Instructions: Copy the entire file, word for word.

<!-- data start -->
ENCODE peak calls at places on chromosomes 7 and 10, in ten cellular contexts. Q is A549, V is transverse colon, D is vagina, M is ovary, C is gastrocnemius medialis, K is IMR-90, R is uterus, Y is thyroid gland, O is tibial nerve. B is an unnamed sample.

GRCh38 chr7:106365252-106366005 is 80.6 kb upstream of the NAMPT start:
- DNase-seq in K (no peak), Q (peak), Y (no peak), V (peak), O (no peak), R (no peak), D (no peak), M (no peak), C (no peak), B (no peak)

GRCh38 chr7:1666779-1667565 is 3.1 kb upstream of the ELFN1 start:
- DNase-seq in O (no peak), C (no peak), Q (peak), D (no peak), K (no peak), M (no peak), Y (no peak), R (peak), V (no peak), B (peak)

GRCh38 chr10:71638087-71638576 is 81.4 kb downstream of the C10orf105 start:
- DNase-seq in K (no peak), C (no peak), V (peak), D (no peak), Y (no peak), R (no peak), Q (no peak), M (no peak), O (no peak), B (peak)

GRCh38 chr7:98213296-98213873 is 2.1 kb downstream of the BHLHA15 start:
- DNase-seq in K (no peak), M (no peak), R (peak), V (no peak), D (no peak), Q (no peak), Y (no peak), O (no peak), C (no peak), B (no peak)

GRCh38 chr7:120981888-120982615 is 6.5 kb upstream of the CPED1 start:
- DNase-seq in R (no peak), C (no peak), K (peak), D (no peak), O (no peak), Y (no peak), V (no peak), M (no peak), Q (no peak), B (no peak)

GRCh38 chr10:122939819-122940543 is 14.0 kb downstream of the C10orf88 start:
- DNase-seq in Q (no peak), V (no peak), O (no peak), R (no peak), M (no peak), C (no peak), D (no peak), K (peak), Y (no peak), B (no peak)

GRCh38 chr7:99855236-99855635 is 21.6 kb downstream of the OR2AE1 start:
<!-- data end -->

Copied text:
ENCODE peak calls at places on chromosomes 7 and 10, in ten cellular contexts. Q is A549, V is transverse colon, D is vagina, M is ovary, C is gastrocnemius medialis, K is IMR-90, R is uterus, Y is thyroid gland, O is tibial nerve. B is an unnamed sample.

GRCh38 chr7:106365252-106366005 is 80.6 kb upstream of the NAMPT start:
- DNase-seq in K (no peak), Q (peak), Y (no peak), V (peak), O (no peak), R (no peak), D (no peak), M (no peak), C (no peak), B (no peak)

GRCh38 chr7:1666779-1667565 is 3.1 kb upstream of the ELFN1 start:
- DNase-seq in O (no peak), C (no peak), Q (peak), D (no peak), K (no peak), M (no peak), Y (no peak), R (peak), V (no peak), B (peak)

GRCh38 chr10:71638087-71638576 is 81.4 kb downstream of the C10orf105 start:
- DNase-seq in K (no peak), C (no peak), V (peak), D (no peak), Y (no peak), R (no peak), Q (no peak), M (no peak), O (no peak), B (peak)

GRCh38 chr7:98213296-98213873 is 2.1 kb downstream of the BHLHA15 start:
- DNase-seq in K (no peak), M (no peak), R (peak), V (no peak), D (no peak), Q (no peak), Y (no peak), O (no peak), C (no peak), B (no peak)

GRCh38 chr7:120981888-120982615 is 6.5 kb upstream of the CPED1 start:
- DNase-seq in R (no peak), C (no peak), K (peak), D (no peak), O (no peak), Y (no peak), V (no peak), M (no peak), Q (no peak), B (no peak)

GRCh38 chr10:122939819-122940543 is 14.0 kb downstream of the C10orf88 start:
- DNase-seq in Q (no peak), V (no peak), O (no peak), R (no peak), M (no peak), C (no peak), D (no peak), K (peak), Y (no peak), B (no peak)

GRCh38 chr7:99855236-99855635 is 21.6 kb downstream of the OR2AE1 start: